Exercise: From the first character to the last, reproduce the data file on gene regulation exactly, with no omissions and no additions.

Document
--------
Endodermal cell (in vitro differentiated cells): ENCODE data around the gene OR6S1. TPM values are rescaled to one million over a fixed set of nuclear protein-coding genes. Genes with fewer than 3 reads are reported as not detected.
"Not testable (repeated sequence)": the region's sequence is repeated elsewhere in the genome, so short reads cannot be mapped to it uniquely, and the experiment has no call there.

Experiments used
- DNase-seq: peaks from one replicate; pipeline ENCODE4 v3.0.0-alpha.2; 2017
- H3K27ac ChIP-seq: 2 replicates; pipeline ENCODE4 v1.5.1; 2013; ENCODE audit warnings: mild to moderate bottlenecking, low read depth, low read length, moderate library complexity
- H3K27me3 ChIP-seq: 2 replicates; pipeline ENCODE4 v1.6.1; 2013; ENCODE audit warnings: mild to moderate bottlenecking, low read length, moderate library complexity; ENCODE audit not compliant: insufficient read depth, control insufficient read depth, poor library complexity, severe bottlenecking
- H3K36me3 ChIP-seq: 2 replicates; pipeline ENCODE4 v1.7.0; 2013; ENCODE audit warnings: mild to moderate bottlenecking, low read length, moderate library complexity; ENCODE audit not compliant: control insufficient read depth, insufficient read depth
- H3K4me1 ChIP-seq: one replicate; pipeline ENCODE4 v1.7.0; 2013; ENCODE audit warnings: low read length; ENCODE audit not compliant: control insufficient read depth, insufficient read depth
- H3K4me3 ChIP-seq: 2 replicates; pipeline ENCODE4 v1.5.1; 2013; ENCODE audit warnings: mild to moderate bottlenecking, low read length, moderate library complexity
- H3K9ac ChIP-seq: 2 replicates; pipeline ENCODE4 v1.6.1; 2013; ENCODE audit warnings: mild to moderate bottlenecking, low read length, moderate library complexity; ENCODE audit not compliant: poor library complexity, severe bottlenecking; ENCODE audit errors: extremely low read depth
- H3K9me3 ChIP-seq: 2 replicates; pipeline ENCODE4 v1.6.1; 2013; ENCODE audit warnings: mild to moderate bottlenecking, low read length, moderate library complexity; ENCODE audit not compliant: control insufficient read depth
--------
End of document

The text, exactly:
Endodermal cell (in vitro differentiated cells): ENCODE data around the gene OR6S1. TPM values are rescaled to one million over a fixed set of nuclear protein-coding genes. Genes with fewer than 3 reads are reported as not detected.
"Not testable (repeated sequence)": the region's sequence is repeated elsewhere in the genome, so short reads cannot be mapped to it uniquely, and the experiment has no call there.

Experiments used
- DNase-seq: peaks from one replicate; pipeline ENCODE4 v3.0.0-alpha.2; 2017
- H3K27ac ChIP-seq: 2 replicates; pipeline ENCODE4 v1.5.1; 2013; ENCODE audit warnings: mild to moderate bottlenecking, low read depth, low read length, moderate library complexity
- H3K27me3 ChIP-seq: 2 replicates; pipeline ENCODE4 v1.6.1; 2013; ENCODE audit warnings: mild to moderate bottlenecking, low read length, moderate library complexity; ENCODE audit not compliant: insufficient read depth, control insufficient read depth, poor library complexity, severe bottlenecking
- H3K36me3 ChIP-seq: 2 replicates; pipeline ENCODE4 v1.7.0; 2013; ENCODE audit warnings: mild to moderate bottlenecking, low read length, moderate library complexity; ENCODE audit not compliant: control insufficient read depth, insufficient read depth
- H3K4me1 ChIP-seq: one replicate; pipeline ENCODE4 v1.7.0; 2013; ENCODE audit warnings: low read length; ENCODE audit not compliant: control insufficient read depth, insufficient read depth
- H3K4me3 ChIP-seq: 2 replicates; pipeline ENCODE4 v1.5.1; 2013; ENCODE audit warnings: mild to moderate bottlenecking, low read length, moderate library complexity
- H3K9ac ChIP-seq: 2 replicates; pipeline ENCODE4 v1.6.1; 2013; ENCODE audit warnings: mild to moderate bottlenecking, low read length, moderate library complexity; ENCODE audit not compliant: poor library complexity, severe bottlenecking; ENCODE audit errors: extremely low read depth
- H3K9me3 ChIP-seq: 2 replicates; pipeline ENCODE4 v1.6.1; 2013; ENCODE audit warnings: mild to moderate bottlenecking, low read length, moderate library complexity; ENCODE audit not compliant: control insufficient read depth